Turkey summons the ambassadors of 10 countries after an “unacceptable” call for the release of its opponent, Kavala

Ankara | On Tuesday, Turkey invited the ambassadors of ten countries, including France, Germany and the United States, and considered the call for the release of opponent Osman Kavala made by these countries “unacceptable,” the Turkish Foreign Ministry said.

Press release [publié lundi par les dix pays] On social networks about a judicial procedure being conducted by an independent justice, it is unacceptable,” the ministry said.

“We told them that they are violating the rule of law, democracy and the independence of the judiciary that they are defending,” the ministry added, according to the statement issued after the ambassadors were summoned.

“It was emphasized that Turkey is a democratic country in law that respects human rights, and they were reminded that Turkish justice will not be affected by such statements.”

In a statement issued on Monday evening, Canada, France, Finland, Denmark, Germany, the Netherlands, New Zealand, Norway, Sweden and the United States called for a “fair and speedy settlement of the issue,” Osman Kavala, the Turkish publisher and sponsor. Who became an angry pet of the regime, imprisoned for four years without conviction.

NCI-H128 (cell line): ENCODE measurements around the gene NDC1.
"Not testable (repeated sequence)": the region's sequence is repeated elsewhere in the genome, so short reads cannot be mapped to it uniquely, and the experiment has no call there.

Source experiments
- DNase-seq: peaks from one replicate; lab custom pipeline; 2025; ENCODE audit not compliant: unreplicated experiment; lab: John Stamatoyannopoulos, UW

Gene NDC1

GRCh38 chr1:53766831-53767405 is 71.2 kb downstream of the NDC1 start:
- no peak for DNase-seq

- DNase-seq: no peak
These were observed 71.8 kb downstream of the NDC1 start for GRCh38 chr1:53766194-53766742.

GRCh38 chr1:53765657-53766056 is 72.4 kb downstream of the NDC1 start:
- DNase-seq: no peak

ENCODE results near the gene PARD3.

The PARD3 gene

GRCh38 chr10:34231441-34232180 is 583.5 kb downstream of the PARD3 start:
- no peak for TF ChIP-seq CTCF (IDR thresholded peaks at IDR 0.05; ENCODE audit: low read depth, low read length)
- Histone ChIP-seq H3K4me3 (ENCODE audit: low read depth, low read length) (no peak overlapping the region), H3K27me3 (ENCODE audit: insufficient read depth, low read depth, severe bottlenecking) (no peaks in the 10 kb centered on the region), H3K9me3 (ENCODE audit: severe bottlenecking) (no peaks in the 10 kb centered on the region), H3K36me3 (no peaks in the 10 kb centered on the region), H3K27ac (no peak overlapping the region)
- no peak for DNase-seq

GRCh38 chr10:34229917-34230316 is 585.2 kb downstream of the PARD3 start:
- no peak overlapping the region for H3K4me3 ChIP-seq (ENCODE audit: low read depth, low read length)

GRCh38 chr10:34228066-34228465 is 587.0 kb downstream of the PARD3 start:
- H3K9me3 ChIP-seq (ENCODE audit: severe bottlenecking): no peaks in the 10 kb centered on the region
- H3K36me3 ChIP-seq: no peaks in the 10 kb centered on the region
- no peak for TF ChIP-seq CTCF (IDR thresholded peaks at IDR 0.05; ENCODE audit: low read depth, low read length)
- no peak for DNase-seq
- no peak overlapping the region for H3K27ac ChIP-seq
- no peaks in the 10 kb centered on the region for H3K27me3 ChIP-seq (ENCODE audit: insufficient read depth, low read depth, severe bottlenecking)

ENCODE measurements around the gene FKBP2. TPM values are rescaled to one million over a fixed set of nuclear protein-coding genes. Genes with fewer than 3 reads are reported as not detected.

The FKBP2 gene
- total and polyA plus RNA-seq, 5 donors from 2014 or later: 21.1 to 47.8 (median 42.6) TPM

Constant delay [pris par] His trial (…) overshadows the respect for democracy, the rule of law and the transparency of the Turkish judicial system,” wrote the representatives of the ten countries.

Businessman and philanthropist Osman Kavala, imprisoned since October 2017, will remain in prison at least until November 26, a court in Istanbul decided in early October, despite European threats to impose sanctions on Ankara.

This 64-year-old dissident, a key figure in civil society, has been accused since 2013 by the regime of President Recep Tayyip Erdogan of seeking to destabilize Turkey.

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He is particularly in the net because in 2013 he supported the anti-government demonstrations known as the Gezi movement that targeted Mr. Erdogan, then prime minister.

He was then accused of seeking to “overthrow the regime” in the 2016 coup attempt.

In December 2019, the European Court of Human Rights (ECHR) ordered his “immediate release” – to no avail.

The Council of Europe recently threatened Ankara with sanctions that may be adopted at its next session (November 30 – December 2) if the opponent is not released by then.

Osman Kavala estimated last week, in an exclusive interview with Agence France-Presse, that his arrest allows the authority of Recep Tayyip Erdogan to justify his “conspiracy theories”.

“For me, the real reason for my prolonged detention is the government’s need to maintain the illusion of a conspiracy,” he said from his cell through his lawyer.

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